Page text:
Mark 13-14

The End of the World

Mark 13-14

The End of the World

You will all fall away,” Jesus told us, “for it is written:

“ ‘I will strike the shepherd,

And the sheep will run as though shorn of their wool.’

But after I have risen, I will go ahead of you into Galilee.”

He addressed us on the hillside overlooking Jerusalem among the olives trees.  I could not believe what I was hearing.  I blurted out defensively, “Even if everyone else falls away, I will not!”

“Mark my words,” Jesus answered, “as we live and breathe – before the night is through, you alone will disown me three times.  Yes, even before the rooster has boasted its third crow of the morning!”

But I, Peter, was so resolute, so certain of my conviction that I said, “Even if I have to die alongside you, I will never disown you.”  It was then that all of my brothers vowed the same.  How wrong could we be?!

After all that happened in the temple since we had arrived in Jerusalem, I could be forgiven for being so blind.  I see now why my understanding had been so dim and my grasp of it all, so weak.  Earlier, I remember leaving the temple after he had taught us about true offerings of the heart.  I had remarked to him, “Wow, teacher! What truly impressive stonework! Look at all these buildings – magnificent! Overwhelming aren’t they?!”

“Take a good look at all these buildings,” Jesus replied. “Not one stone that you see here will be left upon another; every last one will be toppled and the whole place utterly overwhelmed.”

Shortly afterward James and John and my brother Andrew and I took the opportunity to talk to Jesus privately.  As we sat opposite the temple on the Mount of Olives – a place that would become for us a symbolic ‘holy of holies’ – we asked him, “Tell us when.  When will these things happen?  And what warning will we get?”  Well, the words Jesus came out with and the images they brought to mind were as unexpected as they were extraordinary.  I wonder if even he understood the depth of their meaning.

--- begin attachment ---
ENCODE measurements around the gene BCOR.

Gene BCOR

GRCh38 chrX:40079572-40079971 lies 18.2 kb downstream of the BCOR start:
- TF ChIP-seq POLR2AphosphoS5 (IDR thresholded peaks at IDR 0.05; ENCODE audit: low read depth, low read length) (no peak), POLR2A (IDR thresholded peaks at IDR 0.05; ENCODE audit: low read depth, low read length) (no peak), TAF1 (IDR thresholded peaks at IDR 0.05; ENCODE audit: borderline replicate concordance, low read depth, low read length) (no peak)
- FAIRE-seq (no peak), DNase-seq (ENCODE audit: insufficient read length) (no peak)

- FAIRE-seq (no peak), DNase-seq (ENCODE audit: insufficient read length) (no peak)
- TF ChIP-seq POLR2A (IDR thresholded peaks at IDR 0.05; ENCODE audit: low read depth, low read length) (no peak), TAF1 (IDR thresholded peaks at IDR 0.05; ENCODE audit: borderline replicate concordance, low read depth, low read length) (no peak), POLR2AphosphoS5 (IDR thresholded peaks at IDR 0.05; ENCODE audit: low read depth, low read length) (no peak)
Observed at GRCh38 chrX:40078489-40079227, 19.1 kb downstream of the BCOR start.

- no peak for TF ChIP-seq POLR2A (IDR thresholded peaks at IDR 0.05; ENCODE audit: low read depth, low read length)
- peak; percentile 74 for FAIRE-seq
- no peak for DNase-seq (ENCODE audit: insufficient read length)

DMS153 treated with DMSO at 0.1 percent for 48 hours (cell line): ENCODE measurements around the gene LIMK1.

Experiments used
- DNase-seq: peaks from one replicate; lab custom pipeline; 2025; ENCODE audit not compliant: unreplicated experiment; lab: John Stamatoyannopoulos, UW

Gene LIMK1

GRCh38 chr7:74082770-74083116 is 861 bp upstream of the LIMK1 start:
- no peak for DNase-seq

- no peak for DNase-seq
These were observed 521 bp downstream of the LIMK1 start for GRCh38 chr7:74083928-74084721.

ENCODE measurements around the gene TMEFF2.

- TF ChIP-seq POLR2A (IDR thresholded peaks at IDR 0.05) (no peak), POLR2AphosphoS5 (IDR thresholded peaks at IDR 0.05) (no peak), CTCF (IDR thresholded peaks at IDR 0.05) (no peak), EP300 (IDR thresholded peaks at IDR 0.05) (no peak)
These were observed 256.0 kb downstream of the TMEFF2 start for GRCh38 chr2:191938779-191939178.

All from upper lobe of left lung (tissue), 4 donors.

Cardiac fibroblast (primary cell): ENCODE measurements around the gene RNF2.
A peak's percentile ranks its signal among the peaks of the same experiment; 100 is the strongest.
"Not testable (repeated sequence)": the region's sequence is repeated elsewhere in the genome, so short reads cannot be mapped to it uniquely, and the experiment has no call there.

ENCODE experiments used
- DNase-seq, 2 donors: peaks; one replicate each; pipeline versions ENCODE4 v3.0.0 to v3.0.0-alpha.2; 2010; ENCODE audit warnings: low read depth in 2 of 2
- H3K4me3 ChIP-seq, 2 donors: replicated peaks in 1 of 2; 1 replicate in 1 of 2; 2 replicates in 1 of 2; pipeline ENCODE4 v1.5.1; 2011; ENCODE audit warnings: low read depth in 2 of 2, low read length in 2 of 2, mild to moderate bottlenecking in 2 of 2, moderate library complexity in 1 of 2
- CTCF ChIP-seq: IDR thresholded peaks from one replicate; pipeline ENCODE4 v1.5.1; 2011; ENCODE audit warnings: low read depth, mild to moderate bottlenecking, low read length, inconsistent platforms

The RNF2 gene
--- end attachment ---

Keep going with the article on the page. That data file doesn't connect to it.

Jesus said to us:

“Keep watch so no one pulls the wool over your eyes. There will be a long line of people who claim the voice of the shepherd.  “I am he!” they will say, and many people will be misled by them.  Your ears will be filled with news of violent conflicts and those eager for war, but do not be alarmed.  Such things are inevitable, they are the way of this world, not the end of it.  One nation will puff up against another and one kingdom will kick against another.  The earth itself will show no natural rhythm in its warning – its seismic shifts will still bring disaster and scorching heat will still bring famine.  Notice these things only as the beginning of birth pains – a new world birthed in the midst of this one.

You must have the careful vigilance of midwives or priests.  What you are tasked with is by no means safe – you will find yourselves at the mercy of petty councils and you will be whipped in the synagogues.  On my account you will stand before leaders and kings as witnesses to them.  And know this: the language of this God-news will continually find meaning to all the scattered peoples of the earth.  You will come to expect arrest and being brought to trial.  When this happens, again, do not lose any sleep wondering how you will defend yourself.  Speak whatever is presented to you at the time, and the Holy Spirit will honour your words and advocate on your behalf.

You will see betrayal become a way of life for some, or more accurately a way of death.  Brother will accuse brother to escape the sword.  Even the heart of a father will be turned against his own flesh and blood, for the sake of preserving his own life.  Children will disown their parents and turn away callously as the executioner looks on.  Death and hatred will seem the only victors.  All people will despise you and want you dead because of me, but the one who doesn’t flinch before those accusers will, in the end, know full and final deliverance.

What the prophet Daniel was talking about when he painted the picture of Jerusalem’s destruction and the sacking of the temple, will become a dreadful reality in your sight.  Indeed, after this invader comes you will search the ruins but find only an eerie silence.  In the temple’s sacred place you will see a tainted priest making putrid offerings to his own despicable gods and with a stench to make you retch.  In those days there will be no sanctuary and it will cause the widespread misery of God’s people.  It would be better to flee to the mountains beyond Judea, rather than enduring yet another enemy occupation.

These days will come upon the people just like murderous thieves.  There will be no time to retrieve even a single treasured possession, even if you think it might be within your reach.  Even if you returned to your house from the field to grab your cloak for the journey, death would surely meet you at your door.  Imagine the terror of women heavy with child and breastfeeding mothers burdened with the care of little ones!  Imagine if it happened in the depths of winter – actually, pray that it doesn’t!  For those will be days marked with deep despair not endured since the world began until now – and never to have equal again.”